This is one of the main themes of Nassim Taleb's books. You can't really predict the future and you especially can't predict improbable things, so minimize left-tail risk, maximize your exposure to right-tail events, and hope for the best.

Statements like "John thinks its raining and it is not raining" and "I think it is raining and it is not raining" are not always exchangeable. Would you literally not believe your eyes if you saw something you could not explain? I also think it is easy to believe that even a third person subject had the experience but whether it is mapping anything or is just a disconnected doodle is up for grabs.

Regarding disbelief of your own senses: As I've commented before: winners of mega lotteries routinely tripple check thier tickets, get 3rd party verification, and even while sitting in thier new mansion will express thier disbelief at winning.

Common question: "Well, but what if God was real and actually appeared to you in flame and glory, wouldn't it be silly to not be convinced in that case?"

My answer: "I don't know, do you think my thought patterns are likely to be deployed in such an environment?"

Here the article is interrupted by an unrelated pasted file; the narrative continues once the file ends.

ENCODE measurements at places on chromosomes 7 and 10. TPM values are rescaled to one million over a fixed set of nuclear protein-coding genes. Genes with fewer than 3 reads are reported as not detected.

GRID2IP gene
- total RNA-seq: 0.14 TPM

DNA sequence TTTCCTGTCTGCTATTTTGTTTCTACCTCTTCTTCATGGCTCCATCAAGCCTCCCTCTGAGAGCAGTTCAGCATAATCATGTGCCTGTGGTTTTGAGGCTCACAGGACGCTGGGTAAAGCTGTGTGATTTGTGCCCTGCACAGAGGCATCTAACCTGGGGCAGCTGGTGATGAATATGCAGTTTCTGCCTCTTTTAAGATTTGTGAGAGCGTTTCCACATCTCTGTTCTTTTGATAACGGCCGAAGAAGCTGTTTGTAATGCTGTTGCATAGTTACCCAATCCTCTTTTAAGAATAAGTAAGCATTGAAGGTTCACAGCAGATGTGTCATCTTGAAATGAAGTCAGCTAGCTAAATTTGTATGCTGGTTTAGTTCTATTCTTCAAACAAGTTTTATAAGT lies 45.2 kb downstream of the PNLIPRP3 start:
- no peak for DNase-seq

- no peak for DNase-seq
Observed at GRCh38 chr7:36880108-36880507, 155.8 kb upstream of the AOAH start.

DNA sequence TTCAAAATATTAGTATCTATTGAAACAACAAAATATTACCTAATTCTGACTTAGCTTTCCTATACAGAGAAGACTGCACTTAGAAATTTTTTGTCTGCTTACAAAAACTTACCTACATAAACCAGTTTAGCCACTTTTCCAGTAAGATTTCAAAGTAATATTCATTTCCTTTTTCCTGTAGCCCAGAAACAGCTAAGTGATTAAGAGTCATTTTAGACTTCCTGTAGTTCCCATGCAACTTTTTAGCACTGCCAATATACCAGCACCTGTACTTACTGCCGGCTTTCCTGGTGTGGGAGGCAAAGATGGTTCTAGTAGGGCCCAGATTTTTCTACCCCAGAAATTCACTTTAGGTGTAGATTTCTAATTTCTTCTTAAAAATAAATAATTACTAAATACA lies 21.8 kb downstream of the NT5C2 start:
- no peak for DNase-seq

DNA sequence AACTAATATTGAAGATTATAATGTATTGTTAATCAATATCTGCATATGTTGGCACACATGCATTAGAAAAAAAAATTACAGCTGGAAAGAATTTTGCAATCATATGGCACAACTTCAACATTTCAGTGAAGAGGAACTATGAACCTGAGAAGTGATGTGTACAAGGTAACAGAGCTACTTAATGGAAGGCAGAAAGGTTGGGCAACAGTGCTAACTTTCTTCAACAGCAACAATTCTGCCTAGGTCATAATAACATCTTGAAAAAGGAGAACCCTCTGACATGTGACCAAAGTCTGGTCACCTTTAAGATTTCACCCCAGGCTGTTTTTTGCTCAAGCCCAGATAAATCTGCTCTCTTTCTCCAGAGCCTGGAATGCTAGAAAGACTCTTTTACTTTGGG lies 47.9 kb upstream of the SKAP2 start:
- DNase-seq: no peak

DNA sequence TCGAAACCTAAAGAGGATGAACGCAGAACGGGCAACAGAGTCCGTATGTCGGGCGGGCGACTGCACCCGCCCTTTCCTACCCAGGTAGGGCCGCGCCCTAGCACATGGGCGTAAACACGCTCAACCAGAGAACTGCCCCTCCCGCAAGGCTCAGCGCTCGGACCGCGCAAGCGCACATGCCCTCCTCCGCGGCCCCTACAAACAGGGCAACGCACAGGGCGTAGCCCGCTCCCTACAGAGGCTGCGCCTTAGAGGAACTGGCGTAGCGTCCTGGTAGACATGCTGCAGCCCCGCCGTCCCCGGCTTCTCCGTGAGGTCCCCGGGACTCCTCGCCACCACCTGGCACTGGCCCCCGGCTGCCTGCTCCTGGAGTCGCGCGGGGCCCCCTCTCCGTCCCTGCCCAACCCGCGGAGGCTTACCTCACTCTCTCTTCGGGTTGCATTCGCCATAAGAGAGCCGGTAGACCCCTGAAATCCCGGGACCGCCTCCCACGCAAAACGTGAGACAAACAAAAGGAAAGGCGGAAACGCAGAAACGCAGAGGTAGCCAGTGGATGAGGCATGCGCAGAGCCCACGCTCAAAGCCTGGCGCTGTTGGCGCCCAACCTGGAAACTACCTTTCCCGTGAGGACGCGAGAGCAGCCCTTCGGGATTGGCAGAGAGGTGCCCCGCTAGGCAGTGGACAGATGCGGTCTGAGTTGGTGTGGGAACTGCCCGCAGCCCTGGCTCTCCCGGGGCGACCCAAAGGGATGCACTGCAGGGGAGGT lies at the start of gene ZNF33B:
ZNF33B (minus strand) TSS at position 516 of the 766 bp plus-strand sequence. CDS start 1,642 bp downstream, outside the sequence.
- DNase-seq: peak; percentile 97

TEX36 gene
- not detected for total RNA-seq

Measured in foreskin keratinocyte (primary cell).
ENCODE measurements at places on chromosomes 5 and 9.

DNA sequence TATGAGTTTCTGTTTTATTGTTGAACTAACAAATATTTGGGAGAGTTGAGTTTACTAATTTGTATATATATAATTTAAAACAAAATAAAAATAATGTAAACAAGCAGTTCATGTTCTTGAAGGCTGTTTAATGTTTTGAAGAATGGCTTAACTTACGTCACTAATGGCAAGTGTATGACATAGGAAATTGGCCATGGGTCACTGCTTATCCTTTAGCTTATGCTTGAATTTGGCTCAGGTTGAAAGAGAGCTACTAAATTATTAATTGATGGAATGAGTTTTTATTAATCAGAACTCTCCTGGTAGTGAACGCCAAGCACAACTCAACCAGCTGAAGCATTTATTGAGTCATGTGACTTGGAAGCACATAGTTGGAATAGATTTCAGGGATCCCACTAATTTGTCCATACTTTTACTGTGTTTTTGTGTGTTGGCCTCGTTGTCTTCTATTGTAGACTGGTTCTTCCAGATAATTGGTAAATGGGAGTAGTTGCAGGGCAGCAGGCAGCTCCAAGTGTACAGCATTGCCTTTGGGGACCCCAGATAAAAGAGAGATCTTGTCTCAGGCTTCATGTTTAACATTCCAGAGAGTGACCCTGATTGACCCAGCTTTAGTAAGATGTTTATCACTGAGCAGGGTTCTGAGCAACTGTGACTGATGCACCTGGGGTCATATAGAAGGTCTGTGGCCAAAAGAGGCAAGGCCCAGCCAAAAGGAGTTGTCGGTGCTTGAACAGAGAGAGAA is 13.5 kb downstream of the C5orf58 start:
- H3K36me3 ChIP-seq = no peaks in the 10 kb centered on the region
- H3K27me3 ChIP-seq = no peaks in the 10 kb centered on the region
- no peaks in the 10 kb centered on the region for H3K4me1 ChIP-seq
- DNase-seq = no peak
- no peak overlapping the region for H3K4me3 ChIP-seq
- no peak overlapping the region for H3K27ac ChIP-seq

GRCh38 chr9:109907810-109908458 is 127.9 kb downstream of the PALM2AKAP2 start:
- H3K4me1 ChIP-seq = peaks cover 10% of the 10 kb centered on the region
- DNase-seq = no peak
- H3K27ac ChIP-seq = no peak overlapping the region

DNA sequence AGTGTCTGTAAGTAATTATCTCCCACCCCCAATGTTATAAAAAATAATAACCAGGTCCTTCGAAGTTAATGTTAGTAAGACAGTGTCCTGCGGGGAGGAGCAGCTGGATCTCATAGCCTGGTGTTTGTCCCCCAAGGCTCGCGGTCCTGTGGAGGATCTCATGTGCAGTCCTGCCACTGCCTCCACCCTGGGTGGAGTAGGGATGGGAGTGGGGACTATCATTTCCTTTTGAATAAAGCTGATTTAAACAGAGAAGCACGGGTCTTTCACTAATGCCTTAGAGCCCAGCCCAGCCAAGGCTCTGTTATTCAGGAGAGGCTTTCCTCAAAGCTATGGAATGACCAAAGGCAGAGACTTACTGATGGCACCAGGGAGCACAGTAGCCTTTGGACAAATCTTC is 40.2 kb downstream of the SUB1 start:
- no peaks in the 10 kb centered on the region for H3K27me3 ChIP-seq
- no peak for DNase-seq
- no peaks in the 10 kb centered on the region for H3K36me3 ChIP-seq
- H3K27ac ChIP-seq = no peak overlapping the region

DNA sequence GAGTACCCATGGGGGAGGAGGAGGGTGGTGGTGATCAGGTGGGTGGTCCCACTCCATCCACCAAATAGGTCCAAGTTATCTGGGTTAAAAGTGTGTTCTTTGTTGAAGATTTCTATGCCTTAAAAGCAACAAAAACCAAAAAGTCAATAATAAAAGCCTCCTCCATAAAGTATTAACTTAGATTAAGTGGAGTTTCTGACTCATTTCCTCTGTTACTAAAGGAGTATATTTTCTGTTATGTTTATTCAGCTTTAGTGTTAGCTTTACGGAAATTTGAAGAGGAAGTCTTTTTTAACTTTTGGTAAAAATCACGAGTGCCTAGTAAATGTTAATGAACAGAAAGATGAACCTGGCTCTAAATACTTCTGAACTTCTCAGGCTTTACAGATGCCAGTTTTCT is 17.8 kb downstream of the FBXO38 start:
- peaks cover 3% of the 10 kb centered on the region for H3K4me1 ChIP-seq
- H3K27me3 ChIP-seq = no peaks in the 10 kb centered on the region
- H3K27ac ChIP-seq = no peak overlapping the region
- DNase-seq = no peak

That's another way to look at it. The usual implicit assumptions break down on the margins. Though, given the odds of this happening (once in a bush, at best, and the flame was not all that glorious), I would bet on hallucinations as a much likelier explanation. Happens to people quite often.

How about historical precedent? Gods did arrive on Spanish ships to South America.

Can you add some more explanation of what ones "fallibility level" might be?

It's a good question. If you ever do, say, project estimates at work, and look back at your track record, most of us would give 99% odds of completion to some project within a given time (well padded to make it that high), and still notice that we go over time and/or over budget way more often than that. There are exceptions, but in general we suck at taking into account long tails.

This fallible-other logic should apply equally to the self.

Why?

Uh... because belief feels like truth from the inside, and so you cannot trust the inside view unless you are extremely well calibrated on tiny probabilities? So all you are left with is the outside view. If that is what you are asking.

I think you should distrust the other person for other reasons. They may have ulterior motives, for example—as you wrote, they may be lying. There are many social reasons for them to make claims like that. Whatever lies we tell ourselves, they are usually not conscious and explicit. 

Which is why I found it strange that you stated this claim without further explanation.